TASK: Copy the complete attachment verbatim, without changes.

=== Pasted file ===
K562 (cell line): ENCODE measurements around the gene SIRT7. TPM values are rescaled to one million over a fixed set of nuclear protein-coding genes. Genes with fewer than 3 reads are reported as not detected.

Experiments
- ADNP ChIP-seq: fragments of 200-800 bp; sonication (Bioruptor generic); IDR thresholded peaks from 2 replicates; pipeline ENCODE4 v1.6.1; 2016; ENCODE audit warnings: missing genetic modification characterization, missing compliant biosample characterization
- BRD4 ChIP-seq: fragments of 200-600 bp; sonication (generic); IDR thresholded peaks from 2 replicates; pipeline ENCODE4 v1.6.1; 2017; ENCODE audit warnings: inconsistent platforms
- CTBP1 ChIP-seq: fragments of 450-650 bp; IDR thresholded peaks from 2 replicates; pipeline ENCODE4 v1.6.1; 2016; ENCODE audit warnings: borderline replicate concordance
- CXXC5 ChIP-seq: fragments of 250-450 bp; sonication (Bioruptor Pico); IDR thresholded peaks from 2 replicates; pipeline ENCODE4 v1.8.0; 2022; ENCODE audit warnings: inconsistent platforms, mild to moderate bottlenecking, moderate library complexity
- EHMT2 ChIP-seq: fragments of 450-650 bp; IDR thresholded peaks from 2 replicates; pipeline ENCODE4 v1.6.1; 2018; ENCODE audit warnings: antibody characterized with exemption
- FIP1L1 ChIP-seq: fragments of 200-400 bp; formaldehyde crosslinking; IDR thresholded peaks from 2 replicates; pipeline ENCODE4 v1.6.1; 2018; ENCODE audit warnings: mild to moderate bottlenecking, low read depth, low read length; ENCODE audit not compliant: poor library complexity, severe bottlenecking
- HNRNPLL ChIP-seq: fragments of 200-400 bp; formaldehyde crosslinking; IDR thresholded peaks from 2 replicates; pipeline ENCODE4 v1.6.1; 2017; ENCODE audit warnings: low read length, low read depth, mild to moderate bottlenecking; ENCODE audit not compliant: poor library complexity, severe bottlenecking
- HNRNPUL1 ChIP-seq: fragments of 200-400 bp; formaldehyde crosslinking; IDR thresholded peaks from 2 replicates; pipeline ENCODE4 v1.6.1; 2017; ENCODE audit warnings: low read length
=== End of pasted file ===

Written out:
K562 (cell line): ENCODE measurements around the gene SIRT7. TPM values are rescaled to one million over a fixed set of nuclear protein-coding genes. Genes with fewer than 3 reads are reported as not detected.

Experiments
- ADNP ChIP-seq: fragments of 200-800 bp; sonication (Bioruptor generic); IDR thresholded peaks from 2 replicates; pipeline ENCODE4 v1.6.1; 2016; ENCODE audit warnings: missing genetic modification characterization, missing compliant biosample characterization
- BRD4 ChIP-seq: fragments of 200-600 bp; sonication (generic); IDR thresholded peaks from 2 replicates; pipeline ENCODE4 v1.6.1; 2017; ENCODE audit warnings: inconsistent platforms
- CTBP1 ChIP-seq: fragments of 450-650 bp; IDR thresholded peaks from 2 replicates; pipeline ENCODE4 v1.6.1; 2016; ENCODE audit warnings: borderline replicate concordance
- CXXC5 ChIP-seq: fragments of 250-450 bp; sonication (Bioruptor Pico); IDR thresholded peaks from 2 replicates; pipeline ENCODE4 v1.8.0; 2022; ENCODE audit warnings: inconsistent platforms, mild to moderate bottlenecking, moderate library complexity
- EHMT2 ChIP-seq: fragments of 450-650 bp; IDR thresholded peaks from 2 replicates; pipeline ENCODE4 v1.6.1; 2018; ENCODE audit warnings: antibody characterized with exemption
- FIP1L1 ChIP-seq: fragments of 200-400 bp; formaldehyde crosslinking; IDR thresholded peaks from 2 replicates; pipeline ENCODE4 v1.6.1; 2018; ENCODE audit warnings: mild to moderate bottlenecking, low read depth, low read length; ENCODE audit not compliant: poor library complexity, severe bottlenecking
- HNRNPLL ChIP-seq: fragments of 200-400 bp; formaldehyde crosslinking; IDR thresholded peaks from 2 replicates; pipeline ENCODE4 v1.6.1; 2017; ENCODE audit warnings: low read length, low read depth, mild to moderate bottlenecking; ENCODE audit not compliant: poor library complexity, severe bottlenecking
- HNRNPUL1 ChIP-seq: fragments of 200-400 bp; formaldehyde crosslinking; IDR thresholded peaks from 2 replicates; pipeline ENCODE4 v1.6.1; 2017; ENCODE audit warnings: low read length